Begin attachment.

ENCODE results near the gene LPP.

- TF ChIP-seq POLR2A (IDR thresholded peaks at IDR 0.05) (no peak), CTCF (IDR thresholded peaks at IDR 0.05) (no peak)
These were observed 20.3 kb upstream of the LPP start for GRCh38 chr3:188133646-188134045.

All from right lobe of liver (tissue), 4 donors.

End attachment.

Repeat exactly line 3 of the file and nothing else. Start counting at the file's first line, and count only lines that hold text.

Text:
These were observed 20.3 kb upstream of the LPP start for GRCh38 chr3:188133646-188134045.